Heinrich Federer

Heinrich Federer (6 October 1866 – 29 April 1928) was a Swiss writer and Catholic priest.

Heinrich Federer
Born6 October 1866
Died29 April 1928
Zürich, Switzerland
Resting placeRehalp cemetery
NationalitySwiss

Biography

Federer was born on 6 October 1866 in the Bernese village of Brienz. His father, Johann Paul Federer, was a wood carver and school teacher whose family came from Berneck, St. Gallen. He attended grammar school in Sarnen from 1881 until 1887, when he went to study at a college in Schwyz. After studying Catholic theology in Eichstätt, Lucerne, and Freiburg, he was ordained as a Catholic priest in 1893 and assigned as the chaplain in Jonschwil.[1] He retired from the priesthood in 1899 after suffering from ill health. After an asthma diagnosis in 1900, he was transferred to a women's home in Zürich to recover.[2] While there, he worked as the editor-in-chief of the Neue Zürcher Nachrichten, a Catholic newspaper.

Federer had requested residence at Einsiedeln Abbey but was denied admission due to rumors of inappropriate sexual behavior.[3] On 24 September 1902, Federer was accused of eliciting an abusive sexual relationship with a twelve year old pupil, Emil Brunner.[4]

Federer wrote as a novelist, poet, and memoirist. Many of his books had religious themes, and countered the nationalistic Heimatkunst movement in Switzerland.[3] In the 20th-century he was a best-selling author and awarded multiple literary accolades, including the Gottfried-Keller-Preis in 1925.[5]

Federer died on 29 April 1928 and is buried in the Rehalp cemetery in Zürich. His literary works are preserved in the Swiss Literary Archives in Bern.

In 1966 Federer was honored with a Swiss federal stamp.

Bibliography

  • Berge und Menschen, Roman, 1911
  • Lachweiler Geschichten, stories, 1911
  • Pilatus, narration, 1912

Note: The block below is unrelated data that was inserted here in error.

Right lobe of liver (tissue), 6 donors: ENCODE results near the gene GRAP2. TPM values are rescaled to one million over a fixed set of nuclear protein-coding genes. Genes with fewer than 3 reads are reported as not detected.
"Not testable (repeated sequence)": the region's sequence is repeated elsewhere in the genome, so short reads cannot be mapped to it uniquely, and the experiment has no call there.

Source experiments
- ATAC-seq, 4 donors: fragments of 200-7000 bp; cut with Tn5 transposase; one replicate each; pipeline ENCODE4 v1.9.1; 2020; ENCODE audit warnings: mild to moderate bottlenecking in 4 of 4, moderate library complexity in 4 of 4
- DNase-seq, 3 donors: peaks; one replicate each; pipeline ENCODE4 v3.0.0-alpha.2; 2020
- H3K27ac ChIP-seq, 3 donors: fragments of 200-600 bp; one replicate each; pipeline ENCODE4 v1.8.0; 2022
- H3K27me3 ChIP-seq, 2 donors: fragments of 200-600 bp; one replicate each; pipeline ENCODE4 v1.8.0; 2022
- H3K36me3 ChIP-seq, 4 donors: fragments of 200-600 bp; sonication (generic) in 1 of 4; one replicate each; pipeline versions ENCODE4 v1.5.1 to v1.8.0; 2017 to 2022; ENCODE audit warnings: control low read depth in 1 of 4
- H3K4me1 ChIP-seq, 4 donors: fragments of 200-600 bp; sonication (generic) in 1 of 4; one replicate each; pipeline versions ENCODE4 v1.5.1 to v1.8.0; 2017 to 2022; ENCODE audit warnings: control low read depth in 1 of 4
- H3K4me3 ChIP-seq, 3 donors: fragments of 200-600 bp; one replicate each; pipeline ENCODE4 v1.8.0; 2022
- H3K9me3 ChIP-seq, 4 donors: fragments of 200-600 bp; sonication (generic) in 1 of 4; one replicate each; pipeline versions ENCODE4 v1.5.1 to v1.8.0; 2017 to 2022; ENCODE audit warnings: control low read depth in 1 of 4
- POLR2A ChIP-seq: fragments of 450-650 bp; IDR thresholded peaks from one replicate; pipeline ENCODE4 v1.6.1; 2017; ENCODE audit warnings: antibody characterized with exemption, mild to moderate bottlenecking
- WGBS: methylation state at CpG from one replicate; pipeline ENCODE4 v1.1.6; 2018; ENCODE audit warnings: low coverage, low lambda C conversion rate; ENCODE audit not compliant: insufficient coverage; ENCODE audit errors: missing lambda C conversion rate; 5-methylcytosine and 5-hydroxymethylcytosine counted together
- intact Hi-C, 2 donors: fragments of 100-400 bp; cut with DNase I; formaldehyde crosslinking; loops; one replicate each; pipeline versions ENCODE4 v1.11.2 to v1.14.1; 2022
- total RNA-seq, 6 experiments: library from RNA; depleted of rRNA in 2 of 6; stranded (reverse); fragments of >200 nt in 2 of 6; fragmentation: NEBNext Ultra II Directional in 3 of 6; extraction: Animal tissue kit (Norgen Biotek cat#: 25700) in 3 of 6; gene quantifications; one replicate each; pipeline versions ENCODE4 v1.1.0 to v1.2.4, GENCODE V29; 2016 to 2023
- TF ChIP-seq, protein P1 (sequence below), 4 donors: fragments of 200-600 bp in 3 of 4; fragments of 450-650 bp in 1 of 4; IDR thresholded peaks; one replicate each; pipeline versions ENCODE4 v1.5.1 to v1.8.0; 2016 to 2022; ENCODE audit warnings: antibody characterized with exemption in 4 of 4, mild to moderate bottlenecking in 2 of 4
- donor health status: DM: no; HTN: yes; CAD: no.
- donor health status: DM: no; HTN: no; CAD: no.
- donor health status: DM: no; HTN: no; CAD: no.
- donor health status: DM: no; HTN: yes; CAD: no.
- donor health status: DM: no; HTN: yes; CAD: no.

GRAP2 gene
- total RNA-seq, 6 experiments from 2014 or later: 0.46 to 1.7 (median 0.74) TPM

• Sisto e Sesto, narration, 1913
  • Jungfer Therese, Roman, 1913
  • Das letzte Stündlein des Papstes, Narration, 1914
  • Das Mätteliseppi, Roman, 1916
  • Unser Herrgott und der Schweizer. Ein stolzbescheidenes Geschichtlein, 1916
  • Patria, narration, 1916
  • Eine Nacht in den Abruzzen. Mein Tarcisius-Geschichtlein, 1917
  • Gebt mir meine Wildnis wieder, narrative, 1918
  • Der Fürchtemacher, Narration, 1919
  • Das Wunder in Holzschuhen, stories, 1919
  • Spitzbube über Spitzbube, narrative, 1921
  • Papst und Kaiser im Dorf, narration, 1924
  • Wander- und Wundergeschichten aus dem Süden, stories, 1924
  • Regina Lob, Roman, 1925
  • Unter südlichen Sonnen und Menschen, six short stories, 1926
  • Am Fenster, autobiography, 1927
  • Aus jungen Tagen, autobiography, 1928
  • Von Heiligen, Räubern und von der Gerechtigkeit, 1929
  • Ich lösche das Licht, poems, 1930

References

  1. "Heinrich Federer - Oxford Reference". www.oxfordreference.com. doi:10.1093/oi/authority.20110803095812970.
  2. Meier, Pirmin (2013-07-14). "Der Heilige Vater Franziskus sprach das Wort des Jahres" (PDF). Zentralschweiz am Sonntag (in German). p. 7.
  3. "Heinrich Federer | Swiss writer". Encyclopedia Britannica.
  4. Germany, SPIEGEL ONLINE, Hamburg. "Heinrich Federer Leben und Werk - Projekt Gutenberg". gutenberg.spiegel.de.
  5. "Sachseln Online: Willkommen". www.sachseln.ch.
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